If Andromeda is the twin of the Milky Way, the Triangulum galaxy (M33), with a mass ~10 times lower than either of these two giants, is their little sister. M33 is the third brightest galaxy in the Local Group and probably a satellite of M31. The relatively undisturbed optical appearance of M33 places strong constraints on the past interaction of these two galaxies, although it should be noted that the gaseous component is extremely warped.

In order to study in more detail the halos of both the Andromeda and Triangulum galaxies, astronomers performed a deep photometric survey of the Andromeda galaxy, conducted with the Wide Field Camera of the INT and MegaCam on CFHT, that covered the inner 50 kpc of the galaxy and the southern quadrant out to ~150 kpc and included an extension to M33 at >200 kpc. This is the first systematic panoramic study of this very outermost region of galaxies. They detected a multitude of large-scale structures of low surface brightness, including several streams, and two new relatively luminous dwarf galaxies: And XV and And XVI.

Left: coverage of the large panoramic survey of M31 with the INT Wide Field Camera, in standard coordinates (ξ, η). The inner ellipse represents a disk of inclination 77° and radius 2° (27 kpc), the approximate end of the regular H I disk. The outer ellipse shows a 55 kpc radius ellipse and the major and minor axes are indicated with straight lines out to this ellipse. This map is constructed from a total of 164 INT WFC individual pointings. Right: survey region (irregular blue polygon) overlaid on a schematic diagram of M31 and surrounding Local Group structure. Note that the survey extension along the M31 minor axis reaches M33 and therefore probes the halos of both these disk galaxies. In addition to the ellipses reproduced on the left-hand figure, the two concentric dashed circles show projected radii of 100 and 150 kpc. A grid in Galactic longitude and latitude has been marked. The extinction over the surveyed region, is also shown. (Extracted from Ibata et al., 2007, ApJ, 671, 1591) [ JPG | TIFF ].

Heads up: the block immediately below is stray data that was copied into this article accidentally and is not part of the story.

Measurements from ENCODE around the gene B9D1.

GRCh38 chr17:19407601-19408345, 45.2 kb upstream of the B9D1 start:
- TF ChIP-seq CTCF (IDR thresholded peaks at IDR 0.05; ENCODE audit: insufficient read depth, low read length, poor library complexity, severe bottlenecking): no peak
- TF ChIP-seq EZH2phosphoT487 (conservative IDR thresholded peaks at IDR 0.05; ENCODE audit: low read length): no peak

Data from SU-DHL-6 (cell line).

Significant variations in stellar populations due to intervening stream–like structures are detected in the inner halo. Underlying the many substructures lies a faint, smooth, and extremely extended halo component, reaching out to 150 kpc, whose stellar populations are predominantly metal-poor. They find that the smooth halo component in M31 has a radially decreasing profile that can be fitted with a Hernquist model of immense scale radius ~55 kpc, almost 4 times larger than theoretical predictions. If it is symmetric, the total luminosity of this structure is ~109 solar luminosities, again similar to the stellar halo of the Milky Way.

This vast, smooth, underlying halo is reminiscent of a classical “monolithic” model and completely unexpected from modern galaxy formation models. M33 is also found to have an extended metal-poor halo component, which can be fitted with a Hernquist model also of scale radius ~55 kpc. These extended slowly decreasing halos will provide a challenge and strong constraints for further modeling.

Matched filter map to the limiting depth of the INT survey (i0=22.8 for S/N~10). The contours show the approximate location of the surface brightness levels 27, 28 and 29 mag arcsec-2 respectively. (Extracted from Ibata et al., 2007, ApJ, 671, 1591) [ JPG | TIFF ].


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Last modified: 13 December 2010